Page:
About Bash Bish Falls
Bash Bish Falls (sometimes written out as a single word like Bashbish Falls) was one of the more memorably-named waterfalls that we could remember. For some reason, I was always tempted to incorrectly call it Bish Bash Falls (like it would rhyme with “splish splash”). All kidding aside, the name was said to be of Mohican origin about a woman by the name of Bash Bish who was accused by her tribe of committing adultery, which was punishable by death over the falls while tied up in a canoe. It had also been said that the shape of the falls would resemble a woman falling to her death. Meanwhile, others contended that the segmented characteristic of the falls resembled the reuniting of Bash Bish and her daughter White Swan who had also disappeared over the falls according to the Mohican legend.
Speaking of tragedies, we had read in the literature that Bash Bish Falls was claimed to be one of the most dangerous tourist attractions in the United States. We’re not sure why they would single out this waterfall when we could easily envision any other waterfall to be just as dangerous. But I guess the combination of the temptation to rock climb here as well as the inviting plunge pool concealing strong undercurrents might be the deadly combination that would give this place its notoriety. So the moral of the story here would be to respect the dangers and just be content to bask in its beauty without pushing your luck.As for Bash Bish Falls itself, it was said to have a modest 80ft height in an attractive rocky cove where a large rock split the gushing falls into two segments while the deep emerald plunge pool at its base contrasted (maybe complemented) the plethora of Autumn colors that accented the scene. We were instantly attracted by the surprising beauty and character of this waterfall, and we could understand why it was as popular and well-publicized as it was. In fact, it has been said that this was also the tallest permanent waterfall in the state of Massachusetts so this claim itself might have been enough of a reason for its publicity. Further enhancing its popularity was the waterfall’s close proximity to the state of New York evidenced by the numerous New Yorkers we encountered on the trail.
We learned during our visit that there were actually two ways to hike to Bash Bish Falls – the Massachusetts way and the New York way. We ended up hiking on the Massachusetts trail (see directions below), which we believed to be the harder trail even though it was shorter from a distance standpoint at about a mile round trip. It was harder because there was a 300ft elevation loss which was fairly steep, muddy in spots, and full of roots and rocks.Each of these obstacles was especially tricky considering we also brought our two-year-old in a child carrier, and I knew that the climb back up to the car park wouldn’t be easy as a result. Of course the added advantage of going the MA route was that there was a nice valley view after a short and steep scramble from the car park. By the way, that short steep scramble to the valley view was not suitable for youngsters (so I did it solo just to check it out) and I would hesitate to do it if the rocks were wet from rain or mist given the steepness of that climb.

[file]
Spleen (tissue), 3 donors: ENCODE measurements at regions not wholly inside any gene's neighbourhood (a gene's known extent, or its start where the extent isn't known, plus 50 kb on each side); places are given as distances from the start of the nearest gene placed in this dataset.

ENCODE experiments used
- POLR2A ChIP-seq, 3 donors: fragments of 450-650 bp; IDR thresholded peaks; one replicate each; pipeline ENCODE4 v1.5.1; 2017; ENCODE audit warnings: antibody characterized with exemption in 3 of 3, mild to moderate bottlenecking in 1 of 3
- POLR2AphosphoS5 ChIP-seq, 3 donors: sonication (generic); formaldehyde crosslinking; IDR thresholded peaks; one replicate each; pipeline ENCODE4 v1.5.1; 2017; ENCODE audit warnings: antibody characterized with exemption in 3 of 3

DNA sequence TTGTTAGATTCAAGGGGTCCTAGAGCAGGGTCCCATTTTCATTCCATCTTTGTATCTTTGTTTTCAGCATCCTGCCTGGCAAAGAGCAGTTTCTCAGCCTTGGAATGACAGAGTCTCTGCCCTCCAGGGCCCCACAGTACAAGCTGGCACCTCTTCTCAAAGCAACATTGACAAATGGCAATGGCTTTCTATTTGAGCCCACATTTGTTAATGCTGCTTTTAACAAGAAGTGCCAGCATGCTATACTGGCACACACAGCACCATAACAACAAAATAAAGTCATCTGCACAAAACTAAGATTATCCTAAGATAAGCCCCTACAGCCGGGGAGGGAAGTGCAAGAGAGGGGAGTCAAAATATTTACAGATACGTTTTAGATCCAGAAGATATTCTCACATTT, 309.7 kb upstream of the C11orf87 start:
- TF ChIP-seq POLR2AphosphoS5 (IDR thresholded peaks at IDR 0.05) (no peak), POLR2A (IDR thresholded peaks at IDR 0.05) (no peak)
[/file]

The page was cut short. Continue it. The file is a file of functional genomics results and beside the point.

That said, the trail was pretty straightforward as we followed blue triangles strategically placed on trees and rocks so we wouldn’t lose the trail. We just had to watch our footing given its rough nature. We even saw a fairly large family with three kids start on the hike only to turn back upon realizing that it wasn’t the best trail for kids and that there was an alternate trail that was flatter and much easter.
Towards the bottom of the descent, there were steps that ultimately joined up with a much wider trail that turned out to be the alternate New York trail. Upon seeing this, that was when we figured out that perhaps we should’ve taken that trail instead since we were bringing our daughter along. Of course, if we had done that, the hike would’ve been a little longer at 1.5 miles round trip, but I’d imagine that it would still be easier despite the increased distance. Plus, the trail followed along Bash Bish Brook so it would’ve been a more pleasant riverside stroll as it would’ve crossed from New York into Massachusetts.